Over the past several months, the Board of Supervisors has put protections in place for tenants of Marin County who are struggling financially due to the COVID-19 pandemic. An eviction ban, rent repayment period, rental assistance, and support to housing-related legal services were all components of these countywide protections.
Recent action by the State and CDC has extended and increased certain protections for tenants and landlords alike. At the September 22 Board of Supervisors meeting, staff from the County's Community Development Agency provided a helpful update on these protections, which are at times overlapping and a bit confusing. Review the presentation video and slide deck, and please visit our Renter and Landlord Resources website for more information.
Throughout Marin County, 120 local public agencies rely on property tax revenues to maintain essential public services, especially during the current COVID-19 public health crisis. The first installment is due November 1 and must be paid on or before December 10 to avoid penalty. The second installment must be paid by April 10, 2021. Both installments may be paid with the first installment. Please read this press release for more information.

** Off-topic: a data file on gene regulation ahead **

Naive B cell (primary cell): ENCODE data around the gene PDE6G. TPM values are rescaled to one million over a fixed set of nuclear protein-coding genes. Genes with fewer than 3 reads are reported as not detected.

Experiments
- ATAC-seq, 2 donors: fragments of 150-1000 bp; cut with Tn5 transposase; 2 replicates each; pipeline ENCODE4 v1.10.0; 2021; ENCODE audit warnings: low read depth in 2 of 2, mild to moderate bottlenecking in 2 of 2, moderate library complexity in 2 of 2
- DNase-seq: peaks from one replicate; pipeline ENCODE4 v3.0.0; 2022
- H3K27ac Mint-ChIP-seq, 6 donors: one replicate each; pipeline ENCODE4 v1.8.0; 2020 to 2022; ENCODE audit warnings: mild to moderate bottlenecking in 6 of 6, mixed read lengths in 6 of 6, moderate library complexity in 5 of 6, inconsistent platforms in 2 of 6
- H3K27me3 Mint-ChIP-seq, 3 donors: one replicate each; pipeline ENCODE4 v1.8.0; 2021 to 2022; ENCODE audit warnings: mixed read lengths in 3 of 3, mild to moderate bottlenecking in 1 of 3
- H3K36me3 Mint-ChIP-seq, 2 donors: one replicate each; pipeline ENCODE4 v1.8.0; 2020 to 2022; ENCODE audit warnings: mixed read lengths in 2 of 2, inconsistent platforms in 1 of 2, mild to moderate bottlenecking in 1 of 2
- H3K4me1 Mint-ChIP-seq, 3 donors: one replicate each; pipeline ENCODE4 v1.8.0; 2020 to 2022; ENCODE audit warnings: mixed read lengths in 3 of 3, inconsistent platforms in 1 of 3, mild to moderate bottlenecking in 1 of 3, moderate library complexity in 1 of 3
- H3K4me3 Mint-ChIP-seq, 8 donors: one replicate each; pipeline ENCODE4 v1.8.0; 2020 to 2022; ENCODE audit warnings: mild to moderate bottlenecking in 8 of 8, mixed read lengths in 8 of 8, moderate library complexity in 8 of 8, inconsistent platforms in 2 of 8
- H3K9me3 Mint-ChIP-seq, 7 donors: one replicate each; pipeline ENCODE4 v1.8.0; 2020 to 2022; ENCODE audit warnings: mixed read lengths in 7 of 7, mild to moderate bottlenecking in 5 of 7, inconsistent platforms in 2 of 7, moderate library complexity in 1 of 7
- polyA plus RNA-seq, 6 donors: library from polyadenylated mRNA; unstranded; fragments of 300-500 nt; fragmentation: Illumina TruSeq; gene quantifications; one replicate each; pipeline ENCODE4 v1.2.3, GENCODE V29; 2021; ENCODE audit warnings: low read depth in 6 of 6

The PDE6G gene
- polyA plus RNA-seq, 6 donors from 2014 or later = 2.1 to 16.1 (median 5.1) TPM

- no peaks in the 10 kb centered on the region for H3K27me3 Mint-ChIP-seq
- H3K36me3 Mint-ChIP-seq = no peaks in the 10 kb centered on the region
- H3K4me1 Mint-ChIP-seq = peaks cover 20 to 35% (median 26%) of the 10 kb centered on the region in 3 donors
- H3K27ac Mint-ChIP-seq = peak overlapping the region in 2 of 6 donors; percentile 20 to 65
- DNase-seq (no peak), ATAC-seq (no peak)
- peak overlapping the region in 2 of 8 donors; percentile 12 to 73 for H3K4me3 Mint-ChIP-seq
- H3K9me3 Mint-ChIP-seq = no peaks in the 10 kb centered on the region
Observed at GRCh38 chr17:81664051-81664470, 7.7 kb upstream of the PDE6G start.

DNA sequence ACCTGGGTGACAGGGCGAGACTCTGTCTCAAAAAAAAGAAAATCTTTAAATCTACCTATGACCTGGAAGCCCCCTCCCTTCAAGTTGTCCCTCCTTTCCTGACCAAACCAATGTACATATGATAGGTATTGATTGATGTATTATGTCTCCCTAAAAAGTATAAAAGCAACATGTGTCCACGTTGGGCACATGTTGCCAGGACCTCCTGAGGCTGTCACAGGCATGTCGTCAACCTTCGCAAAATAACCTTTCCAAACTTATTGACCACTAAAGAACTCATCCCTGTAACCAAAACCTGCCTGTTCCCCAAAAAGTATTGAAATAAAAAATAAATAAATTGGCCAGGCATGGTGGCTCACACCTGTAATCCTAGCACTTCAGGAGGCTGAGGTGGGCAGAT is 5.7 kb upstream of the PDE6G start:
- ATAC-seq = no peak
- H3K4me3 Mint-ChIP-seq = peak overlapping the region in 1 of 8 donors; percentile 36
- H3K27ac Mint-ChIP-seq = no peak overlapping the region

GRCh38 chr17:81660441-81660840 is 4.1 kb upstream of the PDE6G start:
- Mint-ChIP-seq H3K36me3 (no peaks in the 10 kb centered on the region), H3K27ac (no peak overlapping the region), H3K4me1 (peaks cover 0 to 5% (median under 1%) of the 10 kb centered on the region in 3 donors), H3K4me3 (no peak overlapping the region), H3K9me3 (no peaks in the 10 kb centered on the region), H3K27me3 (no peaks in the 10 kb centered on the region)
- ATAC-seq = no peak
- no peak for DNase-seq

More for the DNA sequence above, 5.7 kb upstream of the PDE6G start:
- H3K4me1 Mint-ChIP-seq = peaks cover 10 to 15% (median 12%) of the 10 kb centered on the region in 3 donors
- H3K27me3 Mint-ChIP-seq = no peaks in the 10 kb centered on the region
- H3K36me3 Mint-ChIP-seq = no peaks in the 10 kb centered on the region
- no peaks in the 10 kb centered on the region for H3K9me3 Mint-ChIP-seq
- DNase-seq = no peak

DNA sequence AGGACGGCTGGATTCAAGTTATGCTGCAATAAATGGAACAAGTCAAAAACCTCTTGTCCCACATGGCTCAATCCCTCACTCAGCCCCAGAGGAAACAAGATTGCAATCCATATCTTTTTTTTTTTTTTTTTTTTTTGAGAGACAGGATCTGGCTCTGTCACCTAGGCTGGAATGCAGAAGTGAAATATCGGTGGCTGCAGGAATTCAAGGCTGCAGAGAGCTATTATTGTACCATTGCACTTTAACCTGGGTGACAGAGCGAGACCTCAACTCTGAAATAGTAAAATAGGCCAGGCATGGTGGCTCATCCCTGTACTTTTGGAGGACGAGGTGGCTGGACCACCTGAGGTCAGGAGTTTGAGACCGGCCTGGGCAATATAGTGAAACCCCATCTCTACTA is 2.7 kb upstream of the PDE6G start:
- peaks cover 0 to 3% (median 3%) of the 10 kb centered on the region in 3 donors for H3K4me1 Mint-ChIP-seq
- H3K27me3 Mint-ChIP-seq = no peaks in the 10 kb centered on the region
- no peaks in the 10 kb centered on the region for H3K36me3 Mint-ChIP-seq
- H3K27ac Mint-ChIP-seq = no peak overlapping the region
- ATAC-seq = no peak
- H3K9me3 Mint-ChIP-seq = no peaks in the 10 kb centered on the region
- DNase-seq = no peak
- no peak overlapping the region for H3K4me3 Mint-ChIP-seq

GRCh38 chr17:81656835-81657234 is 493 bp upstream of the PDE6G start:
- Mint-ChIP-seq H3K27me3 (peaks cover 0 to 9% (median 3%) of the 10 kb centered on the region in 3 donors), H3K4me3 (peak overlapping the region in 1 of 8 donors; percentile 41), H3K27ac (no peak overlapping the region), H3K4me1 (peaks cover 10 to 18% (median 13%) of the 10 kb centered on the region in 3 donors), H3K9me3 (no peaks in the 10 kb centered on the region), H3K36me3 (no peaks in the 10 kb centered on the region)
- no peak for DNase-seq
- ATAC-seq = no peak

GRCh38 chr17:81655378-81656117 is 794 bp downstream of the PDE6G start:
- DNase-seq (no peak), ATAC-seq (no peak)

Beginning August 24, 2020, Hotels, Motels and Short-term Rentals are allowed to operate for tourism purposes under the current Shelter In Place order, so long as they complete, post and implement a Site-Specific Protection Plan with the reopening guidelines provided by both the County and the State.
Home service workers can keep providing services in homes if they are essential to health, safety, sanitation, necessary to the operation of the home or otherwise allowed under the current Order. This includes plumbers, electricians, exterminators, and other services needed to maintain a safe and sanitary home. Home construction and repair work is also allowed, as is home-based care for children, adults, seniors, and pets.
This is a complicated question with a bit of nuance. Our Housing and Federal Grants Division staff members would be better equipped to answer your question. They can be reached at 415-473-7309.
No. If your business is covered in the list of essential businesses or otherwise permitted to operate under the Order, then you may operate your business from a facility in the County so long as you create, post, and implement a Site-Specific Protection Plan for each facility using the template attached to the Order. You do not need to obtain any specific authorization from the County to run your business. The County does not issue written determinations or authorizations.
No. Hospital cafeterias fall within the exemption for healthcare facilities and may remain open. Hospital cafeterias must be structured to ensure six-foot minimum distancing between non-related individuals picking up food from or eating in the facility. Hospital cafeterias should increase cleaning and sanitization to minimize risk of exposure and follow other Social Distancing Requirements specified in the Order to the maximum extent feasible.